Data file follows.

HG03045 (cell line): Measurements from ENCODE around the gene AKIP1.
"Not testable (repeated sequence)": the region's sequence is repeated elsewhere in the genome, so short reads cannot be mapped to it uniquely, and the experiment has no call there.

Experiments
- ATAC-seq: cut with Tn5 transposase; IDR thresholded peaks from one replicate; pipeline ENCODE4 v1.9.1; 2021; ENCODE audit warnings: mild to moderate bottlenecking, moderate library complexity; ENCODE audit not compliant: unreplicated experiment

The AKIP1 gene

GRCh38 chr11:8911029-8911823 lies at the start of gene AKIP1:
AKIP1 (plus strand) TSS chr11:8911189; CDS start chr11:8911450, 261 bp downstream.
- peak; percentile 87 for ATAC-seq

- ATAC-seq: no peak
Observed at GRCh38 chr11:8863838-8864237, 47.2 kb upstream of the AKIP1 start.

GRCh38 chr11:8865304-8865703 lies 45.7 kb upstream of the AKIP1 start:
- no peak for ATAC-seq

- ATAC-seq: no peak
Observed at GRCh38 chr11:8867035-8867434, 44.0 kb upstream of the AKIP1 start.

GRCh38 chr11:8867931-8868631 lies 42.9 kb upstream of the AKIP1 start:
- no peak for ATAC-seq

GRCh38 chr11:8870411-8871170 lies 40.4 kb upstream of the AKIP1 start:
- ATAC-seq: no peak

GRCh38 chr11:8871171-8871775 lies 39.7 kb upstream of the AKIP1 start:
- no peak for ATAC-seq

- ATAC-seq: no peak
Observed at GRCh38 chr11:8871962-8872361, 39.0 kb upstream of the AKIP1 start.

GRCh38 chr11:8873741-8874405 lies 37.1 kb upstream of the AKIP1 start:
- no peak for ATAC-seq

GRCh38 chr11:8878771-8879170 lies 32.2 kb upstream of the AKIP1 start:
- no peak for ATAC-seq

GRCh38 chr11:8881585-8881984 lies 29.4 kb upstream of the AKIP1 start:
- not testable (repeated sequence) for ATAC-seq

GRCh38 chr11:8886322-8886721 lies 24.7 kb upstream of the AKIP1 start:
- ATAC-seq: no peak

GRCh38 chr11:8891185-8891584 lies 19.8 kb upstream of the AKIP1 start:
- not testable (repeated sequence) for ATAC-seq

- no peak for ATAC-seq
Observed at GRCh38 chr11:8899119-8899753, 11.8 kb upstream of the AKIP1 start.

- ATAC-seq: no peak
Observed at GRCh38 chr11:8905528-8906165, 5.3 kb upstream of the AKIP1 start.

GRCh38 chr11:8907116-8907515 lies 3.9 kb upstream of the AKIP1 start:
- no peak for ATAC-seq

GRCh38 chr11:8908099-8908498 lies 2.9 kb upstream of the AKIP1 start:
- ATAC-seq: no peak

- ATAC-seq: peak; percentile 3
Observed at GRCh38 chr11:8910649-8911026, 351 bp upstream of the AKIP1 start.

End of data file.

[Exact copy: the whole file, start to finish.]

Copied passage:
HG03045 (cell line): Measurements from ENCODE around the gene AKIP1.
"Not testable (repeated sequence)": the region's sequence is repeated elsewhere in the genome, so short reads cannot be mapped to it uniquely, and the experiment has no call there.

Experiments
- ATAC-seq: cut with Tn5 transposase; IDR thresholded peaks from one replicate; pipeline ENCODE4 v1.9.1; 2021; ENCODE audit warnings: mild to moderate bottlenecking, moderate library complexity; ENCODE audit not compliant: unreplicated experiment

The AKIP1 gene

GRCh38 chr11:8911029-8911823 lies at the start of gene AKIP1:
AKIP1 (plus strand) TSS chr11:8911189; CDS start chr11:8911450, 261 bp downstream.
- peak; percentile 87 for ATAC-seq

- ATAC-seq: no peak
Observed at GRCh38 chr11:8863838-8864237, 47.2 kb upstream of the AKIP1 start.

GRCh38 chr11:8865304-8865703 lies 45.7 kb upstream of the AKIP1 start:
- no peak for ATAC-seq

- ATAC-seq: no peak
Observed at GRCh38 chr11:8867035-8867434, 44.0 kb upstream of the AKIP1 start.

GRCh38 chr11:8867931-8868631 lies 42.9 kb upstream of the AKIP1 start:
- no peak for ATAC-seq

GRCh38 chr11:8870411-8871170 lies 40.4 kb upstream of the AKIP1 start:
- ATAC-seq: no peak

GRCh38 chr11:8871171-8871775 lies 39.7 kb upstream of the AKIP1 start:
- no peak for ATAC-seq

- ATAC-seq: no peak
Observed at GRCh38 chr11:8871962-8872361, 39.0 kb upstream of the AKIP1 start.

GRCh38 chr11:8873741-8874405 lies 37.1 kb upstream of the AKIP1 start:
- no peak for ATAC-seq

GRCh38 chr11:8878771-8879170 lies 32.2 kb upstream of the AKIP1 start:
- no peak for ATAC-seq

GRCh38 chr11:8881585-8881984 lies 29.4 kb upstream of the AKIP1 start:
- not testable (repeated sequence) for ATAC-seq

GRCh38 chr11:8886322-8886721 lies 24.7 kb upstream of the AKIP1 start:
- ATAC-seq: no peak

GRCh38 chr11:8891185-8891584 lies 19.8 kb upstream of the AKIP1 start:
- not testable (repeated sequence) for ATAC-seq

- no peak for ATAC-seq
Observed at GRCh38 chr11:8899119-8899753, 11.8 kb upstream of the AKIP1 start.

- ATAC-seq: no peak
Observed at GRCh38 chr11:8905528-8906165, 5.3 kb upstream of the AKIP1 start.

GRCh38 chr11:8907116-8907515 lies 3.9 kb upstream of the AKIP1 start:
- no peak for ATAC-seq

GRCh38 chr11:8908099-8908498 lies 2.9 kb upstream of the AKIP1 start:
- ATAC-seq: no peak

- ATAC-seq: peak; percentile 3
Observed at GRCh38 chr11:8910649-8911026, 351 bp upstream of the AKIP1 start.